Peninsula case may set precedent

Inmate's refusal to provide DNA sample being handled in state court

Posted: Monday, March 22, 2004

As the U.S. Court of Appeals studies the issue of random DNA testing of parolees, a Kenai Peninsula case may determine the constitutionality of requiring prison inmates to provide samples of their DNA.

The Kenai Public Defender Office has until Friday to respond to a government argument in the Mark Nason vs. State of Alaska case being reviewed in the state appellate court in Anchor-age.

The case involves Nason, a prisoner at the Spring Creek Correctional Center in Seward, doing time after being convicted of first-degree assault, a felony.

In July 2002, Alaska State Troopers attempted to obtain a sample of Nason's deoxyribonucleic acid, or DNA, as required by state law of people convicted of crimes against a person.

The procedure is intended to create a DNA identification registration system to assist law enforcement in solving other crimes that a prisoner may have committed.

However, on the advice of his attorney, Nason refused to provide a DNA sample and was charged with a class A misdemeanor.

Kenai assistant public defender John Morrison filed a motion in Kenai District Court to dismiss the charge on the grounds the requirement violates both the U.S. and Alaska constitutions.

Morrison contended the requirement violates Nason's right to privacy under the U.S. Constitution, his right to privacy under the state Constitution, his right to equal protection and his U.S. Fourth Amendment right against unreasonable search and seizure.

The state argued that the law did not violate Nason's rights and the district court agreed.

However, on behalf of Nason, Morrison appealed that decision.

The defense attorney believes the case will come down to whether it's an unreasonable search.

"The state feels it's reasonable to potentially incriminate people in other crimes and to promote law enforcement," Morrison said.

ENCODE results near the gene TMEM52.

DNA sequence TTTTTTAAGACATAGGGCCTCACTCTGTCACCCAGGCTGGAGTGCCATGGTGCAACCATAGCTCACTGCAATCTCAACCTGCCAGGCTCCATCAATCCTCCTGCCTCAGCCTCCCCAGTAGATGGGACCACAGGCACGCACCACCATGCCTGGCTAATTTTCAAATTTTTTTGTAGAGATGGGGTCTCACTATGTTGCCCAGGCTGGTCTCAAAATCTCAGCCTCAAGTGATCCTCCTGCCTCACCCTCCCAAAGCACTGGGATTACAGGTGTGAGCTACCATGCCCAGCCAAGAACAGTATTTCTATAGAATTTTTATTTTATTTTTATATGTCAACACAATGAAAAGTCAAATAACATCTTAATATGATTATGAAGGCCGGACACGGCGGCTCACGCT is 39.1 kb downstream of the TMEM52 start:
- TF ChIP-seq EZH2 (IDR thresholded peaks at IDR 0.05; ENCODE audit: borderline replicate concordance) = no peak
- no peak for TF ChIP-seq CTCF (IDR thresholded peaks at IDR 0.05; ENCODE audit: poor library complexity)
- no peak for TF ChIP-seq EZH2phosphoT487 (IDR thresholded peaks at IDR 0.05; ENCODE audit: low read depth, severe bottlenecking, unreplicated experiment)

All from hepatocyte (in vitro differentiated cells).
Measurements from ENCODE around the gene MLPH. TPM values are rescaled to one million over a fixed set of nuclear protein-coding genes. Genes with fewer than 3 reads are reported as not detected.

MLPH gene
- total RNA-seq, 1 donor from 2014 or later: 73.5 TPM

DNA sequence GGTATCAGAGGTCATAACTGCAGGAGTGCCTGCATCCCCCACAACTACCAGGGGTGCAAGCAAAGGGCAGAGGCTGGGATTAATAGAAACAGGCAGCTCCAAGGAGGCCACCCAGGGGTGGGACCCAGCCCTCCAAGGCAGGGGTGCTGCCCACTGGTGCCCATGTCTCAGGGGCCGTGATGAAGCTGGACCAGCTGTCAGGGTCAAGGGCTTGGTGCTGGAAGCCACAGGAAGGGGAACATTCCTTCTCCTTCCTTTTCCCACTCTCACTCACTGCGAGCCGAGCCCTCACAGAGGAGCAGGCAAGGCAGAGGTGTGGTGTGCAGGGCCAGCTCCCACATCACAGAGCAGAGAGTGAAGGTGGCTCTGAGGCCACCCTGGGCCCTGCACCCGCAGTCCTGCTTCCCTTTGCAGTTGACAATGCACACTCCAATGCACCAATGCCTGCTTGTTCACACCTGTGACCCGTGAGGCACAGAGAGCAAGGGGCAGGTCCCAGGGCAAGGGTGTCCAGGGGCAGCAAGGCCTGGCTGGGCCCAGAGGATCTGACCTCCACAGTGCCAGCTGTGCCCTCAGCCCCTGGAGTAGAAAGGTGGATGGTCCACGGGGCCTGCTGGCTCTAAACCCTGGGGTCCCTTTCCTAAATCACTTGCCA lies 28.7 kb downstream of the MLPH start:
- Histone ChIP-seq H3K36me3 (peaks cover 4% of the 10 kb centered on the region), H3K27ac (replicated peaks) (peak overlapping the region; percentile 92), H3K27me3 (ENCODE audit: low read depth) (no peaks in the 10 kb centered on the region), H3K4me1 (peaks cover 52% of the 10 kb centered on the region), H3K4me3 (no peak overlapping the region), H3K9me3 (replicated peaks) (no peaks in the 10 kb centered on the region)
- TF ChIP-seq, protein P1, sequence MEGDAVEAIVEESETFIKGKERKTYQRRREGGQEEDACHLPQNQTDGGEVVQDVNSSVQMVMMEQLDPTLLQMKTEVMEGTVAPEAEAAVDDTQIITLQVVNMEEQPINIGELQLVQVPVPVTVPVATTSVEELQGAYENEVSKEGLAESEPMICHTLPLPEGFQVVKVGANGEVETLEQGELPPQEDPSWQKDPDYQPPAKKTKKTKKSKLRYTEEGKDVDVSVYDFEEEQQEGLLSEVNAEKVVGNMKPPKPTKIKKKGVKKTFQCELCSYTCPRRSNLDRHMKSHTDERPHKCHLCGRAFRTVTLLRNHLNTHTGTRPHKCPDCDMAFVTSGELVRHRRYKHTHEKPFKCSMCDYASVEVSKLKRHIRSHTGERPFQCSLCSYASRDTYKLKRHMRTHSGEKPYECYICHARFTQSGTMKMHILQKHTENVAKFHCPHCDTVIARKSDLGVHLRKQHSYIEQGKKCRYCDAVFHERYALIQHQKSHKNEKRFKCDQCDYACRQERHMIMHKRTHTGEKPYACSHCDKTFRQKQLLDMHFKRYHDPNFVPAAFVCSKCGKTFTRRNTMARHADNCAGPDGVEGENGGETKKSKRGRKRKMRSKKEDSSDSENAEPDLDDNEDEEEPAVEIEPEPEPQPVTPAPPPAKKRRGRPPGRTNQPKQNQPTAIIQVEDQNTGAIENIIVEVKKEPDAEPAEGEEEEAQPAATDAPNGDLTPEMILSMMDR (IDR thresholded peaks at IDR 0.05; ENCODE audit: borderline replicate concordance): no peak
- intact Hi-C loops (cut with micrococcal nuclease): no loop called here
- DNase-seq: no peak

"Nason feels it is not reasonable without a search warrant. It is suspicion-less and warrant-less," he said.

In his argument of the Fourth Amendment violation, Morrison said the state DNA registry was being used solely to compare specimens collected with those left at crime scenes so police and prosecutors can attempt to solve crimes and prosecute offenders.

Because the law asks people to submit a DNA sample specifically for the purpose of potentially incriminating themselves, and the state cannot show a special need to justify the invasion of privacy without probable cause and a search warrant, the statute violates the Fourth Amendment, Morrison said.

In the comparable federal case being considered by the 9th Circuit Court of Appeals, the court found that a similar federal statute is unconstitutional because, to conduct a search, the government must at least have a reasonable suspicion to warrant invading a person's body to collect blood samples.

The 9th Circuit concluded, "However intermingled with good intentions, DNA statutes ... represent an alarming trend whereby the privacy and dignity of our citizens are being whittled away by imperceptible steps.

"Taken individually, each step may be of little consequence. But when viewed as a whole, there begins to emerge a society quite unlike any we have seen a society in which government may intrude into the secret regions of a man's life at will."

The court went on to say that even though the statutes currently affect only those under state supervision, such as inmates and parolees, the threat to all other citizens might not be far behind.

"Privacy erodes first at the margins, but once eliminated, its protections are lost for good, and the resultant damage cannot be undone," the court stated.

When asked why Nason would object to the DNA sampling if he in fact has nothing to hide, Morrison compared that type of search to a search of one's home.

"Why not let police come into your house once a month, just to look around?" he asked rhetorically.

"If that were allowed, yeah, we would live in a police state with a reduced crime rate.

"That's not where I want to be," Morrison said.

He has until Friday to respond to the state's argument. The state will then have an opportunity to respond, and Morrison will be allowed to request oral arguments on the case in open court.

The federal case, which had been reviewed by three justices, now will be looked at by the entire 9th Circuit Court before a binding decision is made.

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